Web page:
OBJECTIVE: test proficiency in four areas of chemistry at the advanced undergraduate level
TIMELINE: during orientation or before starting your first semester of the graduate program
All students in the Ph.D. Program must qualify to pursue the Ph.D. degree. To qualify, students must demonstrate proficiency in 4 areas of chemistry (Analytical, Inorganic, Organic, and Physical) in addition to showing an aptitude for independent research. A student may qualify in a given area by either passing a proficiency examination or earning a B (not B-) or better in a course specified by the Graduate Affairs Committee.
On entrance, all students take proficiency examinations in analytical, inorganic, organic and physical chemistry at the advanced undergraduate level, the results of which are used to determine the appropriate course level for the student.
If a student performs poorly on a proficiency exam in an area in which an undergraduate course has already been taken, the student will usually be advised to take a graduate level course. If the student does poorly on an exam in an area in which no undergraduate course was taken, the student will be advised to take one or two semesters of the undergraduate course in that area. The Graduate Affairs Committee will specify this remedial coursework in writing. Upon satisfactory completion of the undergraduate course(s), the student may demonstrate proficiency in that area either by satisfactory performance on retaking a second proficiency exam or by satisfactory performance in an appropriate graduate course (determined by the Graduate Affairs Committee).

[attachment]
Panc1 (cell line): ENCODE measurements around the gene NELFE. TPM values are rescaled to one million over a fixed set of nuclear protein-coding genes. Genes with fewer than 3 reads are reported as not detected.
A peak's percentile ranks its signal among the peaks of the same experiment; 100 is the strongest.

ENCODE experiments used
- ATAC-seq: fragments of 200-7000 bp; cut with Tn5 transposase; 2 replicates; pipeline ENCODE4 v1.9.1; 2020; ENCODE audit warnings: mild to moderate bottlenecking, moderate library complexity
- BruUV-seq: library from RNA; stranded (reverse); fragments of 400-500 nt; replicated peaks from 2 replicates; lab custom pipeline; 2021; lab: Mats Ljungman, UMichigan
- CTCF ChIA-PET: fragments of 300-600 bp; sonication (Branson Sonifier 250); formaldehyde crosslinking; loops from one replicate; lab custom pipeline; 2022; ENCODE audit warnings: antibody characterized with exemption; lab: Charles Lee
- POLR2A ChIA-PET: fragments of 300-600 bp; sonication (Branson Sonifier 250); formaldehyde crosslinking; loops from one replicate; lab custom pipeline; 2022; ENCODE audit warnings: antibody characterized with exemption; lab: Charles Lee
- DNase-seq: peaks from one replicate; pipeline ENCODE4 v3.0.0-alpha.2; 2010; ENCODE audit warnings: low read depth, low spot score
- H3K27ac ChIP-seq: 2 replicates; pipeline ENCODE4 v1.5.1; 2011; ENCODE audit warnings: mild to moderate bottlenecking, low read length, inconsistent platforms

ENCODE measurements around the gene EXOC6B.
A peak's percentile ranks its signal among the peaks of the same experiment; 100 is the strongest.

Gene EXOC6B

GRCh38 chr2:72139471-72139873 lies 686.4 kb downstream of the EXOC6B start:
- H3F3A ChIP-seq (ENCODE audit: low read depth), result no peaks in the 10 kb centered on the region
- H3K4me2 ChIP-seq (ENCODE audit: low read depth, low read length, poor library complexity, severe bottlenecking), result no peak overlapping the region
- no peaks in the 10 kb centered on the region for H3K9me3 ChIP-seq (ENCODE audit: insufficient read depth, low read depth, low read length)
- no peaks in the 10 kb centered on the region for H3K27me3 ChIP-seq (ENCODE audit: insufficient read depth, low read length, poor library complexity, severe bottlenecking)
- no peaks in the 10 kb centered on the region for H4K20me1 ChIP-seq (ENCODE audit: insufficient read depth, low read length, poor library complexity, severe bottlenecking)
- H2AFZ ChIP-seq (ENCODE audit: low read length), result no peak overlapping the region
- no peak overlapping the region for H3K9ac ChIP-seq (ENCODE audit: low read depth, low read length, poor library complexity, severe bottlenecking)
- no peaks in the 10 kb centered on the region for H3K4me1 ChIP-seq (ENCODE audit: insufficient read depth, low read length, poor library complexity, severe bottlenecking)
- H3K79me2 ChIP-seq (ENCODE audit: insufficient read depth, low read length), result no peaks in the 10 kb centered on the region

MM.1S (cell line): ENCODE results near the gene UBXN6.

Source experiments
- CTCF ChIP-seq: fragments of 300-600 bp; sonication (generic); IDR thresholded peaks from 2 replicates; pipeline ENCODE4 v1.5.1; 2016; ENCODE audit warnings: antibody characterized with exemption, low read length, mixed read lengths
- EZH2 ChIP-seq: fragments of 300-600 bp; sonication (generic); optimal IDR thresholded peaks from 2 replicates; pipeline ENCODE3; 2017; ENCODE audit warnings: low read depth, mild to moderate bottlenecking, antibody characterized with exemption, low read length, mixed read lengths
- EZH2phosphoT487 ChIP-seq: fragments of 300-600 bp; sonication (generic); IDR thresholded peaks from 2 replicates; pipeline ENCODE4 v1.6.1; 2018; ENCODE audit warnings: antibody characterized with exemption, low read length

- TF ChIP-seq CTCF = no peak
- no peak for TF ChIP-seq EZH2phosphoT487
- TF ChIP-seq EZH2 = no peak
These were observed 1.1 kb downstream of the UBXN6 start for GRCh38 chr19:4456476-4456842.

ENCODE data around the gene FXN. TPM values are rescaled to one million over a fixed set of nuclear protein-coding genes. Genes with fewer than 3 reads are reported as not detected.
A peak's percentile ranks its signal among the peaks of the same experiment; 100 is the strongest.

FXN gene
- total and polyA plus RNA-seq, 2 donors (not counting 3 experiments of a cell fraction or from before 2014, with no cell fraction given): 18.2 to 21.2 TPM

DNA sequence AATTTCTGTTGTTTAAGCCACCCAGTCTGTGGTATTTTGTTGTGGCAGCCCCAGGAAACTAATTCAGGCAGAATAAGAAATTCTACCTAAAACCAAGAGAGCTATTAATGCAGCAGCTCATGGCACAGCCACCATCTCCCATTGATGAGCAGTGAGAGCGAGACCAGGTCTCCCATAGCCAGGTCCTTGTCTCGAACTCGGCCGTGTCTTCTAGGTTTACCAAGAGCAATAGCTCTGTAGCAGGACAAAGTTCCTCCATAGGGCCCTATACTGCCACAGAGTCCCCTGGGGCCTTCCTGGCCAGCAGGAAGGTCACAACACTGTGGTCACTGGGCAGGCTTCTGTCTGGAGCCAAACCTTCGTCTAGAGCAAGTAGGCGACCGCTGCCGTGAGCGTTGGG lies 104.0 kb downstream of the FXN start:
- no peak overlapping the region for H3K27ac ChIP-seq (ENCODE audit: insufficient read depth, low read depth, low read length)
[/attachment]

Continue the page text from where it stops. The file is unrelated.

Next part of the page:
Students who earn a B- or lower in a proficiency course will automatically be transferred into the M.S. program. After successfully defending an M.S. thesis, students who later wish to pursue the Ph.D. must reapply for admission into the Ph.D. program and satisfy the qualification requirements for the Ph.D. program as if they were new students.